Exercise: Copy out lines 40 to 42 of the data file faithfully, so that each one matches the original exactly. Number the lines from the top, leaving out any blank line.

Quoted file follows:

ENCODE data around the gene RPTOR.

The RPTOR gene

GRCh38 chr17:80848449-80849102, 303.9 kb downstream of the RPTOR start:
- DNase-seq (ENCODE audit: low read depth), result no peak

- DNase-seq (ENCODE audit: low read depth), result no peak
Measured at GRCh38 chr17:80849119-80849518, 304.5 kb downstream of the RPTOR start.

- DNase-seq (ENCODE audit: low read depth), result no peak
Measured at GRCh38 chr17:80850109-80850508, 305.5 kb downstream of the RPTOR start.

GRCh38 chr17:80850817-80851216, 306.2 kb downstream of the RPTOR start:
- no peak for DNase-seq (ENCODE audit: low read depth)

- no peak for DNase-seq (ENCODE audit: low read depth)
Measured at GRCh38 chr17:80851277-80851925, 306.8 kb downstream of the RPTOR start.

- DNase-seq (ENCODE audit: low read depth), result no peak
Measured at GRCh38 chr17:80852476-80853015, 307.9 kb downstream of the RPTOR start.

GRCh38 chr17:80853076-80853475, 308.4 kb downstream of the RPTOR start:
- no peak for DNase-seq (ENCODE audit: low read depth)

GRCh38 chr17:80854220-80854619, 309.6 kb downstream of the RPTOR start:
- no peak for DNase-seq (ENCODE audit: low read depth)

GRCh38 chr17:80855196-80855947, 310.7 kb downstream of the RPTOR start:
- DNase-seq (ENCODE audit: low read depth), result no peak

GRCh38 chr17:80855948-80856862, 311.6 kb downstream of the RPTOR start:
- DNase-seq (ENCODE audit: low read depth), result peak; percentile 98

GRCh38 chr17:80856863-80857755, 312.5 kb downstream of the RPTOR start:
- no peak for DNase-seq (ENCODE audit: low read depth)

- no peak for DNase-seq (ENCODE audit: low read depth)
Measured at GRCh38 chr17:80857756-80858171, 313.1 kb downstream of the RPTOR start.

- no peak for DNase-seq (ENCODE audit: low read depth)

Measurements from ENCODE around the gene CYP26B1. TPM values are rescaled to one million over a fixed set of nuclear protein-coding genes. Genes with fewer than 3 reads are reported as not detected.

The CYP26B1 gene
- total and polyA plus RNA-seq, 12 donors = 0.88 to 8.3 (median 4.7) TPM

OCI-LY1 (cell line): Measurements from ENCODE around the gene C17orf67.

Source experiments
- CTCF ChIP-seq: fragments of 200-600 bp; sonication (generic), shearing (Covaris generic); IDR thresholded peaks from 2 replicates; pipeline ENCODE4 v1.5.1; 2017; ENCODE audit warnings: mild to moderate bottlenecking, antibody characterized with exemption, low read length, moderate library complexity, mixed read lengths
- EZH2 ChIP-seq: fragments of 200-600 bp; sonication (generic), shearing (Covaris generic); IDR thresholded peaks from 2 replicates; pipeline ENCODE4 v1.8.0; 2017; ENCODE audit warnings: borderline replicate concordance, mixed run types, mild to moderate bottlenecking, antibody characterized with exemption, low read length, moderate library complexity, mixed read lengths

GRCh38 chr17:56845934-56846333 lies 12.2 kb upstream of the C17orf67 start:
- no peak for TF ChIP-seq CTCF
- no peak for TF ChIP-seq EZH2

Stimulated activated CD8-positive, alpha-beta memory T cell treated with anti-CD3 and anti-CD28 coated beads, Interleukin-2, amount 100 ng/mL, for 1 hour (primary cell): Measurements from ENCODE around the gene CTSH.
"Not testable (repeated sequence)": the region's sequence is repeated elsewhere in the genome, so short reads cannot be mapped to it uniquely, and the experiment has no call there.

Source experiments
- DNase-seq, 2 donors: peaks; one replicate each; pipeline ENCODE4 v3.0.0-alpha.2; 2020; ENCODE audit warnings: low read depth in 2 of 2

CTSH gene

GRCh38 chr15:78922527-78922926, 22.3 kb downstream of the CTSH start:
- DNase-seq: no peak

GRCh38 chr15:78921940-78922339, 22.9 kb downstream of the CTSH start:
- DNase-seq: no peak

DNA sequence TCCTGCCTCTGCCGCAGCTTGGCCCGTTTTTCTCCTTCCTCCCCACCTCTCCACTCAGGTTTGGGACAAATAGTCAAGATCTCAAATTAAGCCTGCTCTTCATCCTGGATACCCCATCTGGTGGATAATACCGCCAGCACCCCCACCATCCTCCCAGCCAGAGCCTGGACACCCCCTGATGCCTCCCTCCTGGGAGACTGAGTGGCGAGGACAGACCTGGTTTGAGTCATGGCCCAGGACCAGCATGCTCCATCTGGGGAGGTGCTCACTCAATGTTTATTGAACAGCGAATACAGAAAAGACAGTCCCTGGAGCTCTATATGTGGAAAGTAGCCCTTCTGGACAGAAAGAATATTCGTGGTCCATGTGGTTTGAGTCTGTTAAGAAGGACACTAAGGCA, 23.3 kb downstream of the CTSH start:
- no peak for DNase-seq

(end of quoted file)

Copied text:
Source experiments
- DNase-seq, 2 donors: peaks; one replicate each; pipeline ENCODE4 v3.0.0-alpha.2; 2020; ENCODE audit warnings: low read depth in 2 of 2

CTSH gene